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DDE vs OLE/COM/ActiveX

What is the relationship between DDE and COM?  What is the relationship
between Remote DDE and DCOM?  Does COM support DDE?  Does COM replace DDE?
Is DDE dead?


Re:DDE vs OLE/COM/ActiveX


DDE was an early IPC (interprocess communications) technology based on
windows message passing, i.e. an extension of the standard WM_ type
messages that make windows work. Remote DDE was a later evolution that
allowed a partner program to be started up and controlled over a network,
but the core technique was still windows message passing, albeit over a
LAN. DDE today is basically obsolete. The weakness of DDE was always that
it was a hack, not a well-designed protocol, and it was full of undefined
conditions, the messages and states were not fully specified. As a result,
DDE and remote DDE implementations cannot be made very solid. Things get
out of sync, and you end up with hung programs, broken links, etc. Early
forms of OLE were extensions of DDE, allowing e.g. the clipboard to be used
between programs.

COM is quite different as it is based on RPC, remote procedure calls. RPC
was much better defined, having been designed and implemented on Unix
systems for years. The premise of RPC is that a set of cross-platform
standard data types are defined, and a protocol exists for calling a
function remotely over a network as if the function were running locally.
RPCs were being used on Sun workstations while PCs were still running DOS.
When COM was being designed, the whole RPC system was mature, but oriented
to a compiled language like C, because the Interface description language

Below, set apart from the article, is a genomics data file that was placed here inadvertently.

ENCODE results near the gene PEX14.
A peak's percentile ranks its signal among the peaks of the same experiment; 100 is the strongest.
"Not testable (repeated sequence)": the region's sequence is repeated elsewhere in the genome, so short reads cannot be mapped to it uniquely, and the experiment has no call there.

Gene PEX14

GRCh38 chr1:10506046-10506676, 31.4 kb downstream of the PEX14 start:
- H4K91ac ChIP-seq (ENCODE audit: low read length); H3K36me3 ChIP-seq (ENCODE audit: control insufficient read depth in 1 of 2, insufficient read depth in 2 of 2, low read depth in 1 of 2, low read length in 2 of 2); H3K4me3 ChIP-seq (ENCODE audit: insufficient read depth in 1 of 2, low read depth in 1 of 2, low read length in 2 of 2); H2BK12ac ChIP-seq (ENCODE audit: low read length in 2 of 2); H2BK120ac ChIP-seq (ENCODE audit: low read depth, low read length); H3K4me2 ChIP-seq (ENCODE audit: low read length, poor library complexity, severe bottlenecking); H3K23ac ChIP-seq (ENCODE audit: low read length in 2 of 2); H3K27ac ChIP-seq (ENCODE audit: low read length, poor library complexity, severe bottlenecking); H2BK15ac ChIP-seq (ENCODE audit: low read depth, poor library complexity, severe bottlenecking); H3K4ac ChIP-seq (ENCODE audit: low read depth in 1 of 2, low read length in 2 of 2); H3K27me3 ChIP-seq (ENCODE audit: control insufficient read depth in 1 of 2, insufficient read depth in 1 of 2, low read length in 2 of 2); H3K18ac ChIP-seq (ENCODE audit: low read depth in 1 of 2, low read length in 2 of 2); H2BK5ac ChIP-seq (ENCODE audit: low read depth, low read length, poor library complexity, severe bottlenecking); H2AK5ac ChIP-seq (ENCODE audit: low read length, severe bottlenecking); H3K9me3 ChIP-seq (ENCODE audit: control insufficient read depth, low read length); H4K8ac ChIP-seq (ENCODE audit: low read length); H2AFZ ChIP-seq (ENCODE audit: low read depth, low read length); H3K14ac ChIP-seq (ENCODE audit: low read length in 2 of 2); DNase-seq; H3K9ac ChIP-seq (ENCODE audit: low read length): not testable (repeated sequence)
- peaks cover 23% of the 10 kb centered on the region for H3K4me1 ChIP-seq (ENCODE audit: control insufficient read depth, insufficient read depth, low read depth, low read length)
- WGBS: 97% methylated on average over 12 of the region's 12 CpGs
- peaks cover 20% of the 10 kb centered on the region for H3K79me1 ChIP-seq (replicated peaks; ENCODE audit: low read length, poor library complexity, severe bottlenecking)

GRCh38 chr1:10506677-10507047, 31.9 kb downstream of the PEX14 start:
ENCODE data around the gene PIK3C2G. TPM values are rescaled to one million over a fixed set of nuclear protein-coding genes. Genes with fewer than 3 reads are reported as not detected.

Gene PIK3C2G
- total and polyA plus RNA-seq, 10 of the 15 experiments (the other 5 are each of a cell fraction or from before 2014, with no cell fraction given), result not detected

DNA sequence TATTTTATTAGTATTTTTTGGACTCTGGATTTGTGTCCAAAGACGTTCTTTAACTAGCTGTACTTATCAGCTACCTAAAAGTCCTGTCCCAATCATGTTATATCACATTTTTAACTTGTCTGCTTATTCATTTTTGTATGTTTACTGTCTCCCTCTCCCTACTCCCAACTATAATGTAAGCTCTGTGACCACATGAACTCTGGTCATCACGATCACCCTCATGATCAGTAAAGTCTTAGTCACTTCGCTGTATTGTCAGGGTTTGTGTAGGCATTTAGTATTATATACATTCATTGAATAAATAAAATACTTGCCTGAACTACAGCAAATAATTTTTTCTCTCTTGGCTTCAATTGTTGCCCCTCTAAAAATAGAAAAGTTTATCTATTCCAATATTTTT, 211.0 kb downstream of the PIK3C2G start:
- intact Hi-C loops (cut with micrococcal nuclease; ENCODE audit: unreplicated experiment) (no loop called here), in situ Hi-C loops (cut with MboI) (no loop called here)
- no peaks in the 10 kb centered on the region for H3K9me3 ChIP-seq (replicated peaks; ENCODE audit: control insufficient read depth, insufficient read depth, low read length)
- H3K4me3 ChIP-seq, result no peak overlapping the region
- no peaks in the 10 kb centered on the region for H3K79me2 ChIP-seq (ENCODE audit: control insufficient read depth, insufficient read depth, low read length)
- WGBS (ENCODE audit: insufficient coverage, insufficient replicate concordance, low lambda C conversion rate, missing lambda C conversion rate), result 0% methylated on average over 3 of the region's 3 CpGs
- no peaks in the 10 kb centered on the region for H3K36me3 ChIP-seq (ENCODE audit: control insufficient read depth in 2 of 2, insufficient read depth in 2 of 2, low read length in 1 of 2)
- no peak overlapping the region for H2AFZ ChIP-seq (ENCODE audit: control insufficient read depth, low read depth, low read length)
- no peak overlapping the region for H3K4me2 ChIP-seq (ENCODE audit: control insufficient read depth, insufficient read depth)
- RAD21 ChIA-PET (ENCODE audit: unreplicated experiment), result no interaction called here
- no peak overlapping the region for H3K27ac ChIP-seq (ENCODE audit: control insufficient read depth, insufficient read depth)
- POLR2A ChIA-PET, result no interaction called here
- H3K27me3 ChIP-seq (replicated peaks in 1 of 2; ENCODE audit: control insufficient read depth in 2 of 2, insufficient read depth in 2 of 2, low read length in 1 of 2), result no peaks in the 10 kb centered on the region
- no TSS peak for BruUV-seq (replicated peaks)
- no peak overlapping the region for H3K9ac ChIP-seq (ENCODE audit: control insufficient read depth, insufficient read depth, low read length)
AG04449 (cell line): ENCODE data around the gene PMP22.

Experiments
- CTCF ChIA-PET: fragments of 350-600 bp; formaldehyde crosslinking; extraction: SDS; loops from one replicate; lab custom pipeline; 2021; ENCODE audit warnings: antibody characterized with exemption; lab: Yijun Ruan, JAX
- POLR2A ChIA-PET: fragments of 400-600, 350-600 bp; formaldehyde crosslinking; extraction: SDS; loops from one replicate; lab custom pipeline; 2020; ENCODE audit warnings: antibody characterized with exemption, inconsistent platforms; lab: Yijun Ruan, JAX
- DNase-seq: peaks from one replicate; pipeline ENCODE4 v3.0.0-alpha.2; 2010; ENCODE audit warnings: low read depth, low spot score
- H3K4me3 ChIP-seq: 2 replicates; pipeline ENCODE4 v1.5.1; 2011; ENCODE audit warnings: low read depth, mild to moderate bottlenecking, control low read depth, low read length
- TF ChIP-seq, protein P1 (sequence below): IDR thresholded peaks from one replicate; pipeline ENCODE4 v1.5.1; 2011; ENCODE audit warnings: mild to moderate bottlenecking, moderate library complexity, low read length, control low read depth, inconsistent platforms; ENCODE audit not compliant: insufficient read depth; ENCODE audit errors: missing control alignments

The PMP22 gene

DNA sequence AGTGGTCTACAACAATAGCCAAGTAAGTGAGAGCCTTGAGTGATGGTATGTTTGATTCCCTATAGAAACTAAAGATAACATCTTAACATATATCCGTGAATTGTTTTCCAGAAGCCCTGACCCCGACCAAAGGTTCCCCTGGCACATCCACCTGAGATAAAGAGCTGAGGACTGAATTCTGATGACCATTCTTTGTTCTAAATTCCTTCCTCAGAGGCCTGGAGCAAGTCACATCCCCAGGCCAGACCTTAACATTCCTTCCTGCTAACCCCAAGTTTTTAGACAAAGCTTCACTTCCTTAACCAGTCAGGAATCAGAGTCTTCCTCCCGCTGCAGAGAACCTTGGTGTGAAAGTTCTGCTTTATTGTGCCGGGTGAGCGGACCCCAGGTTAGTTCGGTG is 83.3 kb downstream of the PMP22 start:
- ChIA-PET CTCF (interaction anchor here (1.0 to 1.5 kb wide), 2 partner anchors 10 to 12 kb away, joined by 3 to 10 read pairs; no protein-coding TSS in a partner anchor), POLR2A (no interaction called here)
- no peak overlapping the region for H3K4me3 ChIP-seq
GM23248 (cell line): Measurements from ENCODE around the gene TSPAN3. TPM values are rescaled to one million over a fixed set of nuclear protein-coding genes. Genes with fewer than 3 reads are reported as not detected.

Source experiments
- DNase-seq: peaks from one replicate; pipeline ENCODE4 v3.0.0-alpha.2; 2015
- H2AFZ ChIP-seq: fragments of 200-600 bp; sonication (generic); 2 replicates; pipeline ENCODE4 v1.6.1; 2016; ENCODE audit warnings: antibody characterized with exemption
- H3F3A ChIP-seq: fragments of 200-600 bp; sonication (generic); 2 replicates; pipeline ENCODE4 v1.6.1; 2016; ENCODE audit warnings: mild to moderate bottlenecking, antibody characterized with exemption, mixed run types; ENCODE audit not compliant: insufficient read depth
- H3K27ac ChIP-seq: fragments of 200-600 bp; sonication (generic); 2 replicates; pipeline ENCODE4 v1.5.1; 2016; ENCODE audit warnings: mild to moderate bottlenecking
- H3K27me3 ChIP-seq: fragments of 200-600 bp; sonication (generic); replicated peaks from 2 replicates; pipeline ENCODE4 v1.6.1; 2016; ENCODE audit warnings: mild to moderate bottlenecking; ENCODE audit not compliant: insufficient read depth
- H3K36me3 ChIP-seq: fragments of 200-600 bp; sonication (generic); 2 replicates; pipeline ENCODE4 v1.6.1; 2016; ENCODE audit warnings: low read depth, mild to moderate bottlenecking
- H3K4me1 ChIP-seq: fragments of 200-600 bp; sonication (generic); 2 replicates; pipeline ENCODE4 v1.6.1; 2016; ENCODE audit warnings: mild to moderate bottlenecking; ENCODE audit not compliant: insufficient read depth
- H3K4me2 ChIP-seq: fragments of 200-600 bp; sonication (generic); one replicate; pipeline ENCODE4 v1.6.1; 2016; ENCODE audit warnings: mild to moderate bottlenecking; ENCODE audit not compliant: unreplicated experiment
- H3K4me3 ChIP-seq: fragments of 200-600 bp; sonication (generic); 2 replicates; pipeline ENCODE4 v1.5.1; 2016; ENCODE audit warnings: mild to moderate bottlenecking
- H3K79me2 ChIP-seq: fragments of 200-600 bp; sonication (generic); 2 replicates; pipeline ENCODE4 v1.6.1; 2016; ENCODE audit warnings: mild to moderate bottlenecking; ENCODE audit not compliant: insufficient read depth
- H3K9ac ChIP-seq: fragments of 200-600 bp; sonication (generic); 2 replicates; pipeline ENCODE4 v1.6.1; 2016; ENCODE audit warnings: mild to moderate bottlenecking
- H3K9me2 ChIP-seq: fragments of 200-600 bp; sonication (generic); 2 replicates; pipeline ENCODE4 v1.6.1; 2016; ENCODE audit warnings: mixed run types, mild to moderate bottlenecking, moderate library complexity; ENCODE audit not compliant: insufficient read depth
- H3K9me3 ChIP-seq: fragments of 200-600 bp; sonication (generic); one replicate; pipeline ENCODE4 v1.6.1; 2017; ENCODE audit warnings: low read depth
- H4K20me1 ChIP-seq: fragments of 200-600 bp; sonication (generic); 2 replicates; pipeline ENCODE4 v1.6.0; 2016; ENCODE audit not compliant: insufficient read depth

(IDL) file that defined the function's parameters and return values had to
be compiled into the app. COM extended this to a binary standard  that no
longer had to rely on compiled IDL files, because it exposed a set of
standardized interfaces. These could be queried and the function's
parameters could thus be deduced at any time, from compile time (early
binding) to run time (late binding). The LPC was developed as an efficient
way to use the same techniques between procedures on the same machine. The
OOP concepts of Properties and Methods were applied, and the COM object as
we know it was born.

Today the bleeding edge is in the area of creating a framework for
instantiating COM objects over a network, with provisions for pooling,
failover, automatic location, bracketing of chains of remote methods into
indivisible transactions, etc. Microsoft Transaction Server (now part of
NT) is the main vehicle for these sorts of systems, although other software
is being developed for this purpose, such as Borland MIDAS.

The flexibility that allows it to be used in so many ways makes COM one of
the most important innovations in component software in the last few years,
and it's quite a cut above DDE as an IPC mechanism. It's what the whole
ActiveX/OCX/OLE/COM/DCOM technology is based on, and allows communications
between applications and components in a much more robust manner than DDE,
either as a DLL interface (e.g. an OCX), to a local EXE (OLE Automation),
or a remote EXE (DCOM) over a LAN or WAN.


Gordon Augat <> wrote in article

> What is the relationship between DDE and COM?  What is the relationship
> between Remote DDE and DCOM?  Does COM support DDE?  Does COM replace
> Is DDE dead?

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